In health care, Goliaths look to startups for ideas

People walking and sitting in an office building (Courtesy of MATTER)
MATTER, a Chicago incubator for eHealth startups, provides mentoring and office space for 125 aspiring entrepreneurs. (Courtesy photo)

Pharmaceutical companies spend billions of dollars and employ thousands of scientists to search for new drugs. Yet they also invest in startups because, according to an industry expert, “None of us is as smart as all of us.”

Joris Van Dam, who researches pharmaceuticals for the global company Novartis, says the symbiosis between small entrepreneurs and big multinational companies is fueled by a common desire to develop electronic health technology (eHealth), which can improve profits and patient care.

Many eHealth startups are spawned in technology incubators, hotbeds of innovation springing up in New York, Chicago, Boston, Paris and other cities trying to replicate the collaborative, entrepreneurial model that made Silicon Valley the envy of the world.

The U.S. government, too, is working with other countries and partnering with the private sector on eHealth innovations. In the Roadmap project, the United States and the European Union are seeking to standardize international patient summaries so information can flow across borders. Common standards also can help innovative products reach new markets faster.

The evolution of eHealth

The state of Illinois invested $4 million last year into MATTER, an incubator that calls itself “a community of health care innovators who aspire to heroic change.” It houses 125 separate startups, some working on software and others tinkering with medical devices and diagnostic tests. It connects entrepreneurs with mentors, offers lectures and even lets innovators try things out in a mock hospital room. Hospitals, larger businesses and universities invest in its operation.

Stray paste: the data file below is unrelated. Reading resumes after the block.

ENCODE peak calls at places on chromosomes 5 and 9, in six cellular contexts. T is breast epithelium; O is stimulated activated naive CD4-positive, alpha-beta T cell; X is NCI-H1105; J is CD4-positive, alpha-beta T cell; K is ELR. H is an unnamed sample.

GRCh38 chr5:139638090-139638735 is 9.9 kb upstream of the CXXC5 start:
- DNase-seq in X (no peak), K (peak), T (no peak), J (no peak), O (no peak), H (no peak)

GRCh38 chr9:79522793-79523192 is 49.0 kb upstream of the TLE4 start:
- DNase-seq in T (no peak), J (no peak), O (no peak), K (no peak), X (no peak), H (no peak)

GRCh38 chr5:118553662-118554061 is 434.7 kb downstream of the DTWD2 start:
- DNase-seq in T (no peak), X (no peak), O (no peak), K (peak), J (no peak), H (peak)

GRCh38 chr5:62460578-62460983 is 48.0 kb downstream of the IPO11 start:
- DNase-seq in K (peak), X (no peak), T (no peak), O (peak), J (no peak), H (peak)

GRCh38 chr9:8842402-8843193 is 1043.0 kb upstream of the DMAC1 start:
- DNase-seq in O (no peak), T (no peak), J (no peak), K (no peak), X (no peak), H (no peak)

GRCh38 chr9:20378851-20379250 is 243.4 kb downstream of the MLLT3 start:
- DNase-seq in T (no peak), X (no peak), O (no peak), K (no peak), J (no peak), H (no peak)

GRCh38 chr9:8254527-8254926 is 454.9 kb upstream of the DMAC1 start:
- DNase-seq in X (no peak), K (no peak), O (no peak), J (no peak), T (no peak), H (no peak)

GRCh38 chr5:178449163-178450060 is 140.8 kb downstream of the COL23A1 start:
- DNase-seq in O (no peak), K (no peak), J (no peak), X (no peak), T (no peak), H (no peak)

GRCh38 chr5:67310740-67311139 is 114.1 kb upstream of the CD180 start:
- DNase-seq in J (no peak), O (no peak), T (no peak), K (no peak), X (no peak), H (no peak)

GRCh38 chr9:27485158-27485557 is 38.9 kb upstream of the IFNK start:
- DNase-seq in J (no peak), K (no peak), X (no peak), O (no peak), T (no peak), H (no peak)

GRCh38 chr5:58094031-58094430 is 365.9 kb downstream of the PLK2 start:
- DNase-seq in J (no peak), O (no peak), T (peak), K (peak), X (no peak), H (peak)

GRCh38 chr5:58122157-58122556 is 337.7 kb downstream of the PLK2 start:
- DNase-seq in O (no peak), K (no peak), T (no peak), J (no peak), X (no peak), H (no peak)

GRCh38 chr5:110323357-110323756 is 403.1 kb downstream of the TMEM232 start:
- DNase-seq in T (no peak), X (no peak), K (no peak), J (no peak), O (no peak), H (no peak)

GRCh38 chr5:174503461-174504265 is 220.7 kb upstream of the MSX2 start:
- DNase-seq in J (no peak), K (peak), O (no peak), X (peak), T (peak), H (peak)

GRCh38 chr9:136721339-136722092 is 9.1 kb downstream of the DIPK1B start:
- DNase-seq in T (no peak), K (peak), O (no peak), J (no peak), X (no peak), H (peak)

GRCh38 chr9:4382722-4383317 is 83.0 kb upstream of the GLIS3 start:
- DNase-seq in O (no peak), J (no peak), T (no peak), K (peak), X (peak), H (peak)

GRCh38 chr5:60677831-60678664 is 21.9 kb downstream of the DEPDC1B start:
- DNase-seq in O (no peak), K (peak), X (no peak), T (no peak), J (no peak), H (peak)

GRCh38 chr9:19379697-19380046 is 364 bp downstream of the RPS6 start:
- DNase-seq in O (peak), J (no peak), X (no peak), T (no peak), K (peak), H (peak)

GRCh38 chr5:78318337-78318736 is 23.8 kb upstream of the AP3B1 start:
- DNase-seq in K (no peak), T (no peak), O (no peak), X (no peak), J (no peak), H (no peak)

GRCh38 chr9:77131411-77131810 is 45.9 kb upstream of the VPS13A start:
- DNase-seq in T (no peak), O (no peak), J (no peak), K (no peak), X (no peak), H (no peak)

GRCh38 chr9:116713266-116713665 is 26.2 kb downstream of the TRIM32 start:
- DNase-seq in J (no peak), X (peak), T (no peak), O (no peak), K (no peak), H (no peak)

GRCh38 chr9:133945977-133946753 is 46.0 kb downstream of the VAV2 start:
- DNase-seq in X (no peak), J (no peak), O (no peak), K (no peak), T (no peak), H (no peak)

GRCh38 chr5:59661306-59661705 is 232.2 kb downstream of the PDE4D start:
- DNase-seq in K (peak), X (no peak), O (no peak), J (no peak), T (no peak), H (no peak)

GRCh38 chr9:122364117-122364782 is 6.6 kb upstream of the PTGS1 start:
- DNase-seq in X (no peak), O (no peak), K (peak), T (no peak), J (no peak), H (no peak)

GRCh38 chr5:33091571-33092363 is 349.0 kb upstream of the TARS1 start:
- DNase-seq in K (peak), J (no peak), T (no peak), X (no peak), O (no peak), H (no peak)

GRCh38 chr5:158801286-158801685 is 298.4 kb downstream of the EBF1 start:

The Healthcare Innovation and Technology Lab (HITLab) in New York City carries out analytical work to help “large institutions and stakeholders reduce bad bets made on new health care ideas,” said Stan Kachnowski, its chair. “You hear a lot of people talk about the [eHealth] revolution. There’s no such thing. It’s an evolution. Everyone is trying to understand what works where and with whom.” HITLab has carried out studies for governments and foundations in 20 countries.

Novartis was an early investor in TriNetX, a Cambridge, Massachusetts, startup that amasses anonymous patient information from hospitals in the U.S. and Europe. “Our mission is to disrupt the clinical trial design space by unleashing the power of data currently locked away,” said TriNetX’s chief executive, Gadi Lachman.

Rock Health, a venture capital company in San Francisco, reports that digital health companies attracted a record $4.5 billion in funding in 2015. Companies that sell wearable devices to track fitness and other health information are among the hottest. So are tech startups that offer novel ways to make sense of huge amounts of data.

Steven Collens, chief executive of Chicago’s MATTER, believes the collaboration among firms in early stages of development is essential. “It’s very difficult for the lonely inventor in a garage to come up with an eHealth solution. The best solutions are going to come from entrepreneurs working together with health systems and pharmaceutical companies.”